Basho’s Spring

It’s been spring for about a week now, which means it’s high time for some poetry.

By the way, next month is National Poetry Month, so expect some more poetry in the coming weeks.  But for today, poems on the subject of spring by the Japanese poet Basho (1644-1694). I discussed Basho in a previous post. He was a student of classical Chinese poetry, Taoism, Zen, and became the most famous poet in Japan during the Edo period (1603-1867).

He is often thought of as a haiku master, but as Dr. David Landis Barnhill, University of Wisconsin, in his book Basho’s Haiku, points out “it is most accurate to speak of Basho as a master of ‘haikai’ poetry.” Basho worked with the tradition of “linked verses” (renku or renga) in which two or more poets contributed alternating parts of a poem. Dr. Barnhill further explains,

In linked-verse, whether classical renga or its haikai form, the first stanza (hokku) sets the stage for the entire poem and is considered particularly important. One feature that distinguishes hokku from other stanzas is that is must contain a a season word (kigo), which designates which season the poem was written in: hokku are by definition poems about the current season. A hokku must also be a complete statement, not dependent on the succeeding stanza. Because of its importance to linked verses and it completeness, haikai poets began to write them as semi-independent verses, which could be used not only as a starting stanza for a linked verse, but also could be appreciated by themselves. So the individual poems Basho created are, properly speaking, ‘hokku.’”*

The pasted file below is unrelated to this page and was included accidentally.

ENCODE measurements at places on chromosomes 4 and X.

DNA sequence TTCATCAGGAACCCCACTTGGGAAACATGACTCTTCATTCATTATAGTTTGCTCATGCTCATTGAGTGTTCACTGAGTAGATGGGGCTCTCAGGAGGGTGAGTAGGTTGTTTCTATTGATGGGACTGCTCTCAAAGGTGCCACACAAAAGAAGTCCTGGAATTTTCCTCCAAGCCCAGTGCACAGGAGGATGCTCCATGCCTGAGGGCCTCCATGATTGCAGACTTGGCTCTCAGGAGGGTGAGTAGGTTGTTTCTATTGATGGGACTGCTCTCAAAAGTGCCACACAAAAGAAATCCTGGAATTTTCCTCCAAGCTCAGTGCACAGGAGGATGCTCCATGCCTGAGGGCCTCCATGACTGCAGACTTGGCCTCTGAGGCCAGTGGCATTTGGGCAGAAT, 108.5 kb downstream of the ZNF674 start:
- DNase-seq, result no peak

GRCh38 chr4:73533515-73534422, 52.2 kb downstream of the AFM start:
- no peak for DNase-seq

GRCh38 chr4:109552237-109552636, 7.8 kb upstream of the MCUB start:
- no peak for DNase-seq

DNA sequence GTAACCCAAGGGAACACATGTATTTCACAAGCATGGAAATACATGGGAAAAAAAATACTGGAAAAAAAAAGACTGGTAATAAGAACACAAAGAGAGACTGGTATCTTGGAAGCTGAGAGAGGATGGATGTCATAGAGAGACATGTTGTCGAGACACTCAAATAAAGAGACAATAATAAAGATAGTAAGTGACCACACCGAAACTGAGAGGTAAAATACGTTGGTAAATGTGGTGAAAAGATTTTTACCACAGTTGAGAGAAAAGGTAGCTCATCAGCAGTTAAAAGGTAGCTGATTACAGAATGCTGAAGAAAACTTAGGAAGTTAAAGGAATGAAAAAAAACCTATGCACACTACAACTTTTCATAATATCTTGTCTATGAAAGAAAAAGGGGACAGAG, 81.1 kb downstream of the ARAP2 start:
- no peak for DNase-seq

Now on to the poems. These are my own interpretations, not that they differ greatly from any other translations.

spring awakened
only nine days and look –
these fields and mountains!

slowly spring
is coming back
moon and plum

spring of this year
how enthralling
the sky of wayfaring

spring rain
dripping from the leaking roof
down the wasp’s nest

spring unseen –
back of the mirror
plum blossoms

spring –
a hill without a name
veiled in morning fog

Kannon’s temple –
gazing at its tiled roof
through clouds of blossoms

Note: Kannon is the Japanese translation of Kuan Yin, the bodhisattva of compassion

– – – – – – – – – –

* David Landis Barnhill, Basho’s Haiku: Selected Poems of Matsuo Basho, State University of New York Press, 2004, 4

Share

Leave a Reply

Your email address will not be published. Required fields are marked *